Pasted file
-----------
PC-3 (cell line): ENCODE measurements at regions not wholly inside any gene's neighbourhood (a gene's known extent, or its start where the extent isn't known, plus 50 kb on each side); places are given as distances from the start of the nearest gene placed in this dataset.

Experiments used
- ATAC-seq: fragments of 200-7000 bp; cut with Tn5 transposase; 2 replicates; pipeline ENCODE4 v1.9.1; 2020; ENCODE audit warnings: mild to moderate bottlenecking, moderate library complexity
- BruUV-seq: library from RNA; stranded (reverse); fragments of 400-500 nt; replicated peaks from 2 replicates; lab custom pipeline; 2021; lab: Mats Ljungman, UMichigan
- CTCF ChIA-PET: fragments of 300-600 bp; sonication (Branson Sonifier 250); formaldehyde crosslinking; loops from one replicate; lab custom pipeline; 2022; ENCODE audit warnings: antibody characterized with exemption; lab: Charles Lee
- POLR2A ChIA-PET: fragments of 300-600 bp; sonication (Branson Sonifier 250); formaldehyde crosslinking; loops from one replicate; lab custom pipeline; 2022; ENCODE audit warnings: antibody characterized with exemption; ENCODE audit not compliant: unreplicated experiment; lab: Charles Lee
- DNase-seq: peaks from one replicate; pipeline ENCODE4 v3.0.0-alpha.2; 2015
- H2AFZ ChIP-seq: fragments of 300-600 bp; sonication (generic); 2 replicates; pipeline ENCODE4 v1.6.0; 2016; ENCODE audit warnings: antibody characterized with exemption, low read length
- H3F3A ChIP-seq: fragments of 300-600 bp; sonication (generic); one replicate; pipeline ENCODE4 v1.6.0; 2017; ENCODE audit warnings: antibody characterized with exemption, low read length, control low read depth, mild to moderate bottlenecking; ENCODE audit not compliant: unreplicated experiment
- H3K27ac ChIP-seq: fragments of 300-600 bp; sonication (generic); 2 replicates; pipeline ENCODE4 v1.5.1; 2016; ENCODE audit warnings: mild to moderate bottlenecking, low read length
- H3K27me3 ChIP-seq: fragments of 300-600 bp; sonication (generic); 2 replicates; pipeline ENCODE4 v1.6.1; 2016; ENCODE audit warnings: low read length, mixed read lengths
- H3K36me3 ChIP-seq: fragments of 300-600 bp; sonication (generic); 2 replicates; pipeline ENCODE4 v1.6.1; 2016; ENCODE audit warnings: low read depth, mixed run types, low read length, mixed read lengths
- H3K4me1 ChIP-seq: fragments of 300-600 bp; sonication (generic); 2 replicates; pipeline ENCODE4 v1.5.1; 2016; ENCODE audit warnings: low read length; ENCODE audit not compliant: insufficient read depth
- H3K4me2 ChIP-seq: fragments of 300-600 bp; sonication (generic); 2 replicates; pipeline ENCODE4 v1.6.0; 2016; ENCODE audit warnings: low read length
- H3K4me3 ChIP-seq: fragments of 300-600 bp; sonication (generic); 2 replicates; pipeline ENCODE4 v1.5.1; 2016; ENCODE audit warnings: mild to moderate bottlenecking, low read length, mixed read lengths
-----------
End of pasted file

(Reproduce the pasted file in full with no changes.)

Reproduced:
PC-3 (cell line): ENCODE measurements at regions not wholly inside any gene's neighbourhood (a gene's known extent, or its start where the extent isn't known, plus 50 kb on each side); places are given as distances from the start of the nearest gene placed in this dataset.

Experiments used
- ATAC-seq: fragments of 200-7000 bp; cut with Tn5 transposase; 2 replicates; pipeline ENCODE4 v1.9.1; 2020; ENCODE audit warnings: mild to moderate bottlenecking, moderate library complexity
- BruUV-seq: library from RNA; stranded (reverse); fragments of 400-500 nt; replicated peaks from 2 replicates; lab custom pipeline; 2021; lab: Mats Ljungman, UMichigan
- CTCF ChIA-PET: fragments of 300-600 bp; sonication (Branson Sonifier 250); formaldehyde crosslinking; loops from one replicate; lab custom pipeline; 2022; ENCODE audit warnings: antibody characterized with exemption; lab: Charles Lee
- POLR2A ChIA-PET: fragments of 300-600 bp; sonication (Branson Sonifier 250); formaldehyde crosslinking; loops from one replicate; lab custom pipeline; 2022; ENCODE audit warnings: antibody characterized with exemption; ENCODE audit not compliant: unreplicated experiment; lab: Charles Lee
- DNase-seq: peaks from one replicate; pipeline ENCODE4 v3.0.0-alpha.2; 2015
- H2AFZ ChIP-seq: fragments of 300-600 bp; sonication (generic); 2 replicates; pipeline ENCODE4 v1.6.0; 2016; ENCODE audit warnings: antibody characterized with exemption, low read length
- H3F3A ChIP-seq: fragments of 300-600 bp; sonication (generic); one replicate; pipeline ENCODE4 v1.6.0; 2017; ENCODE audit warnings: antibody characterized with exemption, low read length, control low read depth, mild to moderate bottlenecking; ENCODE audit not compliant: unreplicated experiment
- H3K27ac ChIP-seq: fragments of 300-600 bp; sonication (generic); 2 replicates; pipeline ENCODE4 v1.5.1; 2016; ENCODE audit warnings: mild to moderate bottlenecking, low read length
- H3K27me3 ChIP-seq: fragments of 300-600 bp; sonication (generic); 2 replicates; pipeline ENCODE4 v1.6.1; 2016; ENCODE audit warnings: low read length, mixed read lengths
- H3K36me3 ChIP-seq: fragments of 300-600 bp; sonication (generic); 2 replicates; pipeline ENCODE4 v1.6.1; 2016; ENCODE audit warnings: low read depth, mixed run types, low read length, mixed read lengths
- H3K4me1 ChIP-seq: fragments of 300-600 bp; sonication (generic); 2 replicates; pipeline ENCODE4 v1.5.1; 2016; ENCODE audit warnings: low read length; ENCODE audit not compliant: insufficient read depth
- H3K4me2 ChIP-seq: fragments of 300-600 bp; sonication (generic); 2 replicates; pipeline ENCODE4 v1.6.0; 2016; ENCODE audit warnings: low read length
- H3K4me3 ChIP-seq: fragments of 300-600 bp; sonication (generic); 2 replicates; pipeline ENCODE4 v1.5.1; 2016; ENCODE audit warnings: mild to moderate bottlenecking, low read length, mixed read lengths